Confusing toucans with parrots, I decided to add color, but the end result was a beautiful bird. Miss Smith had not noticed. I’m sure she’d assessed my abilities earlier in the year, and since I was mute whenever she drew near, there was no reason for us to interact. I displayed nothing that required cultivation. At the end of the session, we were told to pass everything to the right and the work was taken up.

I never saw my toucan until the last week of school when Miss Smith made her rounds to all of the regular classes. She informed us that she was handing back all of our work because an art exhibition would be held during the eight-graders’ graduation reception. She wanted each student to select his or her best example of the year for the show. She pulled out my beautiful bird and held it up as the quality she hoped the students would select. She wanted the very best and looked in my direction to say that she’d saved me the trouble of going through the rest of my awkward oeuvre.

She slipped my toucan into her folder and left. Since my family didn’t know any of the eight-graders well enough to attend the graduation, and I probably lost any note that was sent home announcing the exhibition (more likely there was no one at home who thought that I might ever have a featured piece in an art show), we didn’t attend the exhibition. I never saw my bird again. Nor did I ever see Miss Smith to collect my art. She didn’t come back, and my bird either ended up in her personal collection or the city dump.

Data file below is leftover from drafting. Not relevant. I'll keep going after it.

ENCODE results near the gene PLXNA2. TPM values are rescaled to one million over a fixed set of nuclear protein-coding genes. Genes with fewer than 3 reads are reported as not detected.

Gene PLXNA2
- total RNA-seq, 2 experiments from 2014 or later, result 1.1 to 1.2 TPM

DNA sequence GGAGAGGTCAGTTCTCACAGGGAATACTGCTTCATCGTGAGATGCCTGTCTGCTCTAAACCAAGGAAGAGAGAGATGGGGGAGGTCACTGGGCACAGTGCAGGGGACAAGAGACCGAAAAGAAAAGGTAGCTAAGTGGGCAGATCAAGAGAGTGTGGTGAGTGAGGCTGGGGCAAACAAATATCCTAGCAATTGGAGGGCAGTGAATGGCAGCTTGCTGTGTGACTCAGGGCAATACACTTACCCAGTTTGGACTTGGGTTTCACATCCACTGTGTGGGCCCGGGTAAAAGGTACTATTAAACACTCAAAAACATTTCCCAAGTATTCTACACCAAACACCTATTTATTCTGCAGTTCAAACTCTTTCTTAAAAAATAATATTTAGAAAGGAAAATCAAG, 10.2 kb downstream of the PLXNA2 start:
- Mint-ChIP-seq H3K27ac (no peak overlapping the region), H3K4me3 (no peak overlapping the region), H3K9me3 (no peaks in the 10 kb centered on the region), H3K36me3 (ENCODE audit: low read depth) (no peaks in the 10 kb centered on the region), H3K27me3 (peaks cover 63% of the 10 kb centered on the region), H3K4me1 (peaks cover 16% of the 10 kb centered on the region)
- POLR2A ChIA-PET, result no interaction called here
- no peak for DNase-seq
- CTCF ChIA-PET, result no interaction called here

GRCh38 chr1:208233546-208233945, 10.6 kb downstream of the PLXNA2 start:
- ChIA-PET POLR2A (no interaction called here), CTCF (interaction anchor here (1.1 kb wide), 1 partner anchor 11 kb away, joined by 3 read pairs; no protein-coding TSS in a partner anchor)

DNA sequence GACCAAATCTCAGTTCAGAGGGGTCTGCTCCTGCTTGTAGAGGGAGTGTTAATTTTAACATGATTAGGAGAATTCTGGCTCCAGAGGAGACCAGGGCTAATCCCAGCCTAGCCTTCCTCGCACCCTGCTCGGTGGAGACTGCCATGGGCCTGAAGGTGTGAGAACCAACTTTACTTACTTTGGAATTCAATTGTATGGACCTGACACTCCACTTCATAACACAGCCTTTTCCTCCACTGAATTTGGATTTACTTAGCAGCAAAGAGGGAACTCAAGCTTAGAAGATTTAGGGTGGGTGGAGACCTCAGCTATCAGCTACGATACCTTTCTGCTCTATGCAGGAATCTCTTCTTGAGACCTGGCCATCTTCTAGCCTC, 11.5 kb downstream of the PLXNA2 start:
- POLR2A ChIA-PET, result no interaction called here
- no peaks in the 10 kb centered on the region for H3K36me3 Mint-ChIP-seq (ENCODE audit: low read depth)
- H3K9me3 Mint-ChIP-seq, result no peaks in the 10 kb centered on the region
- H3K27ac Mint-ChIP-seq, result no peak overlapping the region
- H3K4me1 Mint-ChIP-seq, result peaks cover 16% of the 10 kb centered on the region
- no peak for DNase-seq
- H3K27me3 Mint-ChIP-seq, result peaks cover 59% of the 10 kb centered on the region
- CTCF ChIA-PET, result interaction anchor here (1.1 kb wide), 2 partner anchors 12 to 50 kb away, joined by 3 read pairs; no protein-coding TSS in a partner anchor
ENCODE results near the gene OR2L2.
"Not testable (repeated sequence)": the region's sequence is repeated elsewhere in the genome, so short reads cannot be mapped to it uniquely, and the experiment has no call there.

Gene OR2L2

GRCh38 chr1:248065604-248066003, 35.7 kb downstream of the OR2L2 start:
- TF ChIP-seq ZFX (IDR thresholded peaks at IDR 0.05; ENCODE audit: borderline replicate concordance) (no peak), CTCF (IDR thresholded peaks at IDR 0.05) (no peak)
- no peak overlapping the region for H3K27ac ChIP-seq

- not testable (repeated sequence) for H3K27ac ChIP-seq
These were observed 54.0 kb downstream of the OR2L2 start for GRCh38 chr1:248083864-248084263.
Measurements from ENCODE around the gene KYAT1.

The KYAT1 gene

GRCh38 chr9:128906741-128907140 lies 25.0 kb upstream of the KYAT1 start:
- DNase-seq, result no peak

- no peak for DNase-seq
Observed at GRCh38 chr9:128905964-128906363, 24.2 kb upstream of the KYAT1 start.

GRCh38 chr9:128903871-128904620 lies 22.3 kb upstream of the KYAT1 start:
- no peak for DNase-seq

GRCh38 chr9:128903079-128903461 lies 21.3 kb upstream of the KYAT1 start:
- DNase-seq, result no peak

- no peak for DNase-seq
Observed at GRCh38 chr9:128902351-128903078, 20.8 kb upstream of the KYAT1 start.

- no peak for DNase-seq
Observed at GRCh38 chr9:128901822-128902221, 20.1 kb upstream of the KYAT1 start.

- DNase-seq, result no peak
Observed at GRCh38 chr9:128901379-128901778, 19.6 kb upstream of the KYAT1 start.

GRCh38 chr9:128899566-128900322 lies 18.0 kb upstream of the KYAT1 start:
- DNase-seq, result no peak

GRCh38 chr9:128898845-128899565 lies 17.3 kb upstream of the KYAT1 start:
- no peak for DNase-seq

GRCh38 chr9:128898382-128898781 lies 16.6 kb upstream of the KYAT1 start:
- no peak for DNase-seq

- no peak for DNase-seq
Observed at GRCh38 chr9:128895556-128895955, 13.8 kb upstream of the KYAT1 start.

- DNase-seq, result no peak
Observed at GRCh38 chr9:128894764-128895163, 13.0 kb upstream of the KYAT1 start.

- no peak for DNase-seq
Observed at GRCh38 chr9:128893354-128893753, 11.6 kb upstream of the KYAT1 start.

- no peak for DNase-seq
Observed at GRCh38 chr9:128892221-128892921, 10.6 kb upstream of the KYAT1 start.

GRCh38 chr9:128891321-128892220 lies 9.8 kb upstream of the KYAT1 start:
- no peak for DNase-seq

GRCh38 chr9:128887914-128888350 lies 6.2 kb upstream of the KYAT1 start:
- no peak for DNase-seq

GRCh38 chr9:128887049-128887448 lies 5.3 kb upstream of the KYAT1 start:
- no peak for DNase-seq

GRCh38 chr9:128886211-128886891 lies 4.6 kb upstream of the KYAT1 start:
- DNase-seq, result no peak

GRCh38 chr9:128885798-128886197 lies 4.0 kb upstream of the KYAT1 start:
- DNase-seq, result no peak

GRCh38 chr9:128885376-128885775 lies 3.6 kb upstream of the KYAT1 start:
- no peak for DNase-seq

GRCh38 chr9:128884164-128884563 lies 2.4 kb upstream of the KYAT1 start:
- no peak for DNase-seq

Miss Smith resigned because she was getting married. Several decades ago, most of us assumed that she was quitting because her only life choices were marriage or a career. She couldn’t possibly have both. I’m sure the truth is that she moved away and found another classroom with another nail in the wall on which to hang her menacing oar. I wonder how she reacted after being informed that she could no longer hit students. She must have displayed her famous Irish temper over that!